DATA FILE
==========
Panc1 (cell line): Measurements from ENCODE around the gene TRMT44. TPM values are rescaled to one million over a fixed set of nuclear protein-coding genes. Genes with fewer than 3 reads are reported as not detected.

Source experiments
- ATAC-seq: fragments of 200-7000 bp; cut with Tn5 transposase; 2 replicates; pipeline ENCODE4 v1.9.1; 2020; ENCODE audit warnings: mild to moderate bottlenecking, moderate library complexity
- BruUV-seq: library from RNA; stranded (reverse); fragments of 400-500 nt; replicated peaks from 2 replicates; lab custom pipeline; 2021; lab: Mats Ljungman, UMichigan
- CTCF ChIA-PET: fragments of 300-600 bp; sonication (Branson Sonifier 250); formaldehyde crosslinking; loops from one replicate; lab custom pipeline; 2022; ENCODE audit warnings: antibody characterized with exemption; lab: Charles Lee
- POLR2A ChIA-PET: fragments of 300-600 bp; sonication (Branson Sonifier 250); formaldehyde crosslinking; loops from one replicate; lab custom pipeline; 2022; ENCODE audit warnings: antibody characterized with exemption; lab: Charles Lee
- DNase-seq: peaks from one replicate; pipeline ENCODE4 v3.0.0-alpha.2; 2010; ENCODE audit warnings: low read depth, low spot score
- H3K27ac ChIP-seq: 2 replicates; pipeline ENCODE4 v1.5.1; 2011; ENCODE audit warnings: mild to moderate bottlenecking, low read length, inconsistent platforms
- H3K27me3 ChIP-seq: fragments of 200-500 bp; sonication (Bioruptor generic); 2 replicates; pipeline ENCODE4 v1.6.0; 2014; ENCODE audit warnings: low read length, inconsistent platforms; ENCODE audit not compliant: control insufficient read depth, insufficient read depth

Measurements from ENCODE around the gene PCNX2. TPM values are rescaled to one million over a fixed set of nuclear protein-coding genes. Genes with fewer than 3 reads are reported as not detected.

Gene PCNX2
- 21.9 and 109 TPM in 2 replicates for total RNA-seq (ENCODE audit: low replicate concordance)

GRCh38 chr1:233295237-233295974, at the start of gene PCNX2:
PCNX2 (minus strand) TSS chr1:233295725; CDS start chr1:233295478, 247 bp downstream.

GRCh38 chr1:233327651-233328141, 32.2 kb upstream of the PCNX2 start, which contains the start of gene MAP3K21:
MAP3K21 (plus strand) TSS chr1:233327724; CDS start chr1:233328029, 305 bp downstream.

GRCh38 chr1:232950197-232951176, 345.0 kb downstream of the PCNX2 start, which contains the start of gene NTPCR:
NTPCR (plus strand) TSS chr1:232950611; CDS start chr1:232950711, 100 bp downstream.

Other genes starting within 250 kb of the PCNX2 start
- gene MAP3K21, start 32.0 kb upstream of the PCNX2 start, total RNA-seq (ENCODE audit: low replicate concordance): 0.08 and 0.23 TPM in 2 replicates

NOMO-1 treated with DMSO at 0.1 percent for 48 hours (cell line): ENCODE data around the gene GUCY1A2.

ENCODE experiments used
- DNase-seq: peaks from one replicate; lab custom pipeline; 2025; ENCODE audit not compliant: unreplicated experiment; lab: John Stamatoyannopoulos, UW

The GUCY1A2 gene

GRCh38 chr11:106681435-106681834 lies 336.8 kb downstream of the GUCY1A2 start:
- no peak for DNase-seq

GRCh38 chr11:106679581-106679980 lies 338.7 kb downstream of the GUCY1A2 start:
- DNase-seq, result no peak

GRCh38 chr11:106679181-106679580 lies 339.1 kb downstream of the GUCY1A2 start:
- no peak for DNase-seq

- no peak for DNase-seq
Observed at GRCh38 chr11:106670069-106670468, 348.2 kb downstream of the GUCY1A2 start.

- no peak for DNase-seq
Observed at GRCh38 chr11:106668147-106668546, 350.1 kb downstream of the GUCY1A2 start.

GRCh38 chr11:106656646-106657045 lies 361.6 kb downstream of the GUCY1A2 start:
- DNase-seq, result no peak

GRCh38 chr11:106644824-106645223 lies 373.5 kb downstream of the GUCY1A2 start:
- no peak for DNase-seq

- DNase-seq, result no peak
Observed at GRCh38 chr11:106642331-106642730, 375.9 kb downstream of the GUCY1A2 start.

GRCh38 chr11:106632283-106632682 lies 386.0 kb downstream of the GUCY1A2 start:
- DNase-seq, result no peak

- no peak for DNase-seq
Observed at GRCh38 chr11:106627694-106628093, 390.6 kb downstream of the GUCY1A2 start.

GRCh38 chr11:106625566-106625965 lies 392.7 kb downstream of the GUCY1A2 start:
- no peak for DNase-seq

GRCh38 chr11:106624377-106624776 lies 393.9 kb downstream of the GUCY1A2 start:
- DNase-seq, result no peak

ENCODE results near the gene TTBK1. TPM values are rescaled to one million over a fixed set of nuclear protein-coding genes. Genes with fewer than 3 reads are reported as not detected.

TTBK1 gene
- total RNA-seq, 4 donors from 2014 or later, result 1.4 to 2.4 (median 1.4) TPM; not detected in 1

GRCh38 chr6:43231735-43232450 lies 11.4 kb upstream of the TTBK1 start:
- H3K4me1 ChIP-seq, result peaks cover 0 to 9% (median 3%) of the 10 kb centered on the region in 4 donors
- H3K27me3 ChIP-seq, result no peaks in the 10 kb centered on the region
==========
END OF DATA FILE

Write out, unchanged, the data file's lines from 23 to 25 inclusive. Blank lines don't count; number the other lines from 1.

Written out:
- DNase-seq: peaks from one replicate; lab custom pipeline; 2025; ENCODE audit not compliant: unreplicated experiment; lab: John Stamatoyannopoulos, UW

The GUCY1A2 gene

GRCh38 chr11:106681435-106681834 lies 336.8 kb downstream of the GUCY1A2 start: